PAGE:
Villaraigosa Says 'Divisive, Polarizing' GOP Rhetoric Alienates Latino Voters

MIAMI - One of the most fiercely debated issues in the Republican primary thus far has been immigration, but with front-runner Mitt Romney vowing to veto the DREAM Act if elected president, it is a fair question to ask if the GOP candidates have veered so far to the right in an effort to secure their party's nomination that in the process they have alienated Latinos, the nation's fastest-growing voting bloc.

According to Los Angeles Mayor Antonio Villaraigosa, that's exactly what's happening.

"America is a big tent. We come from every corner of the earth. Our values should represent that, and our politics and our actions, our policies should represent that," Villaraigosa said this morning in an interview with Candy Crowley on CNN's "State of the Union." "And I think, when you talk about the question of immigration as an example, many of the policies that you see articulated right now in those debates are just out of the mainstream."

But it's more than just immigration that's alienating Latinos these days, he noted.

"When it comes to policies and actions, it's the president who has helped to create 2 million jobs that Latinos have right now, 6 million overall with the Recovery Act, so it's not just immigration," he said. "I would agree with respect to rhetoric, however, that some of that divisive polarizing rhetoric that you see and hear in the Republican debates are turning off a lot of voters, including a lot of Latino voters."

Former Commerce Secretary Carlos Gutierrez, who appeared alongside Villaraigosa on the program and backs Romney in the race for the White House, acknowledged that the harsh rhetoric on immigration used by some of the GOP candidates has hurt the party's chances of winning the Latino vote.

"The words sting sometimes, the words that are used around the debate. And that has turned off Hispanics," Gutierrez said.

However, he added that President Obama has failed to make good on the "grand promises" he made to Latinos during the 2008 campaign - promises of sweeping immigration reform if elected. Instead, Obama never released a comprehensive immigration reform bill and was unable to get Congress to even pass the DREAM Act, a measure to provide a path to citizenship for some children of undocumented immigrants who go to college or serve in the military.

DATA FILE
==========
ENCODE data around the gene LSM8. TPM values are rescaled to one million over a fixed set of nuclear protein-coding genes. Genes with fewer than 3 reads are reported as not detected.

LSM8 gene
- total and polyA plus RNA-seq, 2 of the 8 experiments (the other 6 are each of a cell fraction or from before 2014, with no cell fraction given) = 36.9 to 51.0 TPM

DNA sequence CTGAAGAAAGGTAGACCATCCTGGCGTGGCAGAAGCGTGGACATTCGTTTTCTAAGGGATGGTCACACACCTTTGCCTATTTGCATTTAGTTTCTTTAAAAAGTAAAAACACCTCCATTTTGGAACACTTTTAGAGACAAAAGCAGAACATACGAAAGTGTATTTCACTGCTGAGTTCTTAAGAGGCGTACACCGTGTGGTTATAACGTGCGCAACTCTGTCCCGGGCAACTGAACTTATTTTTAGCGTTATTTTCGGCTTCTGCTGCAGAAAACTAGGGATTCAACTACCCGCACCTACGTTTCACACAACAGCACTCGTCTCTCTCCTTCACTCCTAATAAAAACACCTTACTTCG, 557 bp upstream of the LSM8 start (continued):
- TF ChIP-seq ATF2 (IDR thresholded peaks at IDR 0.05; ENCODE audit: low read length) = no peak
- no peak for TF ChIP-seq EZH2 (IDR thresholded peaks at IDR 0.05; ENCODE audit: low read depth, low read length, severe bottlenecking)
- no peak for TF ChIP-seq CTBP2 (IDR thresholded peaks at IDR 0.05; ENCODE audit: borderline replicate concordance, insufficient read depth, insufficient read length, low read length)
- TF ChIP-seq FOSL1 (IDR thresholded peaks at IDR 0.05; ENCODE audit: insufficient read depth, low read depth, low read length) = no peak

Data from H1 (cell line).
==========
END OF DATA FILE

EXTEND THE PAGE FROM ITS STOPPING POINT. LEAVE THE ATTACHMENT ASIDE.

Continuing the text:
"It's been three years. He had the House and the Senate for two years, and nothing has been done," Gutierrez said. "What has happened is that immigration is being used as a political football. It's being used for political tactics. So Democrats bring out the DREAM Act, just one sliver of the overall immigration piece. They put things in there, in that bill, that make it impossible to pass. But they're using it for tactical reasons, for tactical voting reasons. And the people who are paying the price are the Hispanics who have their hopes up for the Democrats to come in and fix these problems, and they're just using them for tactical election reasons.

"What Governor Romney said yesterday, which I think is a very important insight, is we need to look first at our legal immigration system," he added. "We need a national immigration strategy, but we need to look first at the legal system. Because the legal system is quite flawed. And that's why we have an illegal immigration problem."

Despite Obama's inaction on immigration reform, Latinos continue to favor the president by wide margins over all of his possible Republican opponents. According to a new poll released this week by ABC News and Univision, registered Latino voters nationwide would back Obama over Romney by 67 percent to 25 percent. If Newt Gingrich manages to secure the GOP nomination, Latinos support Obama to an even larger degree: 70 percent to 22 percent.

Matthew Jaffe is covering the 2012 campaign for ABC News and Univision.

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